Are We There Yet? When it comes to human space exploration, we're on the brink of something big. Join host Brendan Byrne, space reporter at 90.7 WMFE in Orlando, Fla., as he explores the advances in human space exploration. From conversations with the engineers and scientists building the technology one day heading to Mars, to talks with visionaries and leaders who want to take humankind to deep space, the Are We There Yet? podcast reveals the next chapters in human space exploration.
Are We There Yet?

Are We There Yet?

From WMFE

When it comes to human space exploration, we're on the brink of something big. Join host Brendan Byrne, space reporter at 90.7 WMFE in Orlando, Fla., as he explores the advances in human space exploration. From conversations with the engineers and scientists building the technology one day heading to Mars, to talks with visionaries and leaders who want to take humankind to deep space, the Are We There Yet? podcast reveals the next chapters in human space exploration.More from Are We There Yet? »

Most Recent Episodes

The Great Pluto Debate

The debate over Pluto's planethood has been reinvigorated once again, thanks to a new paper co-authored by a University of Central Florida planetary scientist. Back in 2006, the International Astronomical Union adopted new classification rules. In order for an object to be considered a planet it must be the largest gravitational force in its orbit. In Pluto's case, its orbit is influenced by neighboring Neptune, so according to the IAU, what was once our 9th planet is no longer a planet. Instead, Pluto is classified as a dwarf planet. Phil Metzger co-authored the paper that is re-examining the debate. He is a planetary scientist at the Florida Space Institute at UCF so he stopped by to talk about the paper and the case for classifying planets.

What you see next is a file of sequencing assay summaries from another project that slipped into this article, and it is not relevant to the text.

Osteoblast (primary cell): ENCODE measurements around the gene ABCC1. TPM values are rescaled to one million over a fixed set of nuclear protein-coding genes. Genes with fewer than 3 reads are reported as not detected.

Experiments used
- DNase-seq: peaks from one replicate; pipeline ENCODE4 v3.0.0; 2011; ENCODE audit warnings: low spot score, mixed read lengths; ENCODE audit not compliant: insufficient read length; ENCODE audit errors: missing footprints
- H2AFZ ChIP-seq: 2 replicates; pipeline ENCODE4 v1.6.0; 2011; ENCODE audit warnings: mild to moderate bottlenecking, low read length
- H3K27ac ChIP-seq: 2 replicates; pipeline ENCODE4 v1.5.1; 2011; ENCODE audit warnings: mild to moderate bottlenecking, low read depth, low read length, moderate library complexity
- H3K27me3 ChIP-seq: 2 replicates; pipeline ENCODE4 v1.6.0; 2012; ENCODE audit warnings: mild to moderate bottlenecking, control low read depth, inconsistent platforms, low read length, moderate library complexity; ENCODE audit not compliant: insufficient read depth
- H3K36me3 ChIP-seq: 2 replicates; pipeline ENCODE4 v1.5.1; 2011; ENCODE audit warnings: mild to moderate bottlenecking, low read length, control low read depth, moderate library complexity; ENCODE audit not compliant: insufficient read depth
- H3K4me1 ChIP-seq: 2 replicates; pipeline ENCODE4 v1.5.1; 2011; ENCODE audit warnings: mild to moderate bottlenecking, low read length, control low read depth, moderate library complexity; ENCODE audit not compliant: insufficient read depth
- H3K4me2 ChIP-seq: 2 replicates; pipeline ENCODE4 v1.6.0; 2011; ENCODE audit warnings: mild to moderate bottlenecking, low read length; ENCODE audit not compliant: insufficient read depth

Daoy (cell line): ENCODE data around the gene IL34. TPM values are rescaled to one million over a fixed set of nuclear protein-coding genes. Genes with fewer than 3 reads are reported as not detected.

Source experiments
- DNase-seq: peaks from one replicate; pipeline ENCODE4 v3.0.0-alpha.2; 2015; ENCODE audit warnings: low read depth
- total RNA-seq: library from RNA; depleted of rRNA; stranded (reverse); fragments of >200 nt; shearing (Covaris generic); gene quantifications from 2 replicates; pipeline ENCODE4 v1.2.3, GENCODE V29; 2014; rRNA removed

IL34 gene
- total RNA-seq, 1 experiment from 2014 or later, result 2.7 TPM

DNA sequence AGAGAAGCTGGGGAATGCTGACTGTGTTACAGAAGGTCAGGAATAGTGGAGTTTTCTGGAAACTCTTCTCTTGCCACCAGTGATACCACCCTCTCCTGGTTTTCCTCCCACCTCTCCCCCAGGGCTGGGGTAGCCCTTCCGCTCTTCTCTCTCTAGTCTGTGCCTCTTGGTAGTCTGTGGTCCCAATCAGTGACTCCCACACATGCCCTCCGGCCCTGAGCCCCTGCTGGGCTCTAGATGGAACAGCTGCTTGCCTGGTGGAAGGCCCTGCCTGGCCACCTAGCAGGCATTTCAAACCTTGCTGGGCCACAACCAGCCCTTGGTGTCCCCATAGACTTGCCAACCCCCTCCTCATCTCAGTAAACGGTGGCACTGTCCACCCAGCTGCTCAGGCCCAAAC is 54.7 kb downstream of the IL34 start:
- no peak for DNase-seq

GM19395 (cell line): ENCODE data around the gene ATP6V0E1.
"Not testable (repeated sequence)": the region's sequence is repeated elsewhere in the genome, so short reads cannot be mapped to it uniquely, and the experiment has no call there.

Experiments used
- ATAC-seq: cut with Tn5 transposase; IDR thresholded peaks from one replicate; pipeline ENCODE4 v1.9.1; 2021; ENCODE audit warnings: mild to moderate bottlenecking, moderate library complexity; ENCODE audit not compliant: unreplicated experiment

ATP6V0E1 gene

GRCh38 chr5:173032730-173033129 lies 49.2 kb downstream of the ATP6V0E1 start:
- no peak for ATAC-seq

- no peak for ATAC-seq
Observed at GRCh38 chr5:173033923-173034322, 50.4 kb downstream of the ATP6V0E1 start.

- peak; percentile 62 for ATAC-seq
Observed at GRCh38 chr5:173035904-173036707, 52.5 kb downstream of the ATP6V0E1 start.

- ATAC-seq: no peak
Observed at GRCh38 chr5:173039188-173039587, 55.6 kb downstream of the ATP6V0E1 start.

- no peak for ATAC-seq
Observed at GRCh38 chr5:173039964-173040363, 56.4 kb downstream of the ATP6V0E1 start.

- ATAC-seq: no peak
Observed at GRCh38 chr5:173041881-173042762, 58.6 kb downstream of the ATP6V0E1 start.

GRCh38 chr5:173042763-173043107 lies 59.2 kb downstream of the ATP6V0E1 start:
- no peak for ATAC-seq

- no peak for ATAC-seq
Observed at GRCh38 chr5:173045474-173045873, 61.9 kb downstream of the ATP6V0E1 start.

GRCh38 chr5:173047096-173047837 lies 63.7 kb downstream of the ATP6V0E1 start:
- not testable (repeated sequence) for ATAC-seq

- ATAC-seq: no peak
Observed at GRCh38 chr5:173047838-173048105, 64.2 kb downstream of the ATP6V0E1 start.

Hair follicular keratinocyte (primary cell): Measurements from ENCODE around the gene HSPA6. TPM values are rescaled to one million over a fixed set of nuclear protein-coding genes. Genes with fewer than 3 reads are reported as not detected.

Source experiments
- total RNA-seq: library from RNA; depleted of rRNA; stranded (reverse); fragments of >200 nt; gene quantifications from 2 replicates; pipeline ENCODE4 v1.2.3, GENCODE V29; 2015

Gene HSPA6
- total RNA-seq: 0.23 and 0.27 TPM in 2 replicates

NASA's Next Generation Of Astronauts

Last week, NASA announced Commercial Crew mission assignments. The Commercial Crew program will launch astronauts to the International Space Station from U.S. soil for the first time since 2011. NASA is doing it with private companies SpaceX and Boeing. In this episode we'll meet the astronauts flying on Boeing's CST-100 Starliner: Boeing astronaut Chris Ferguson and NASA astronauts Nicole Mann, Suni Williams, Josh Cassada and Eric Boe. Also, SpaceNews.com's senior staff writer Jeff Foust brings us up to speed on the latest developments of the Commercial Crew program ahead of a launch later this year.

A Mission To Touch The Sun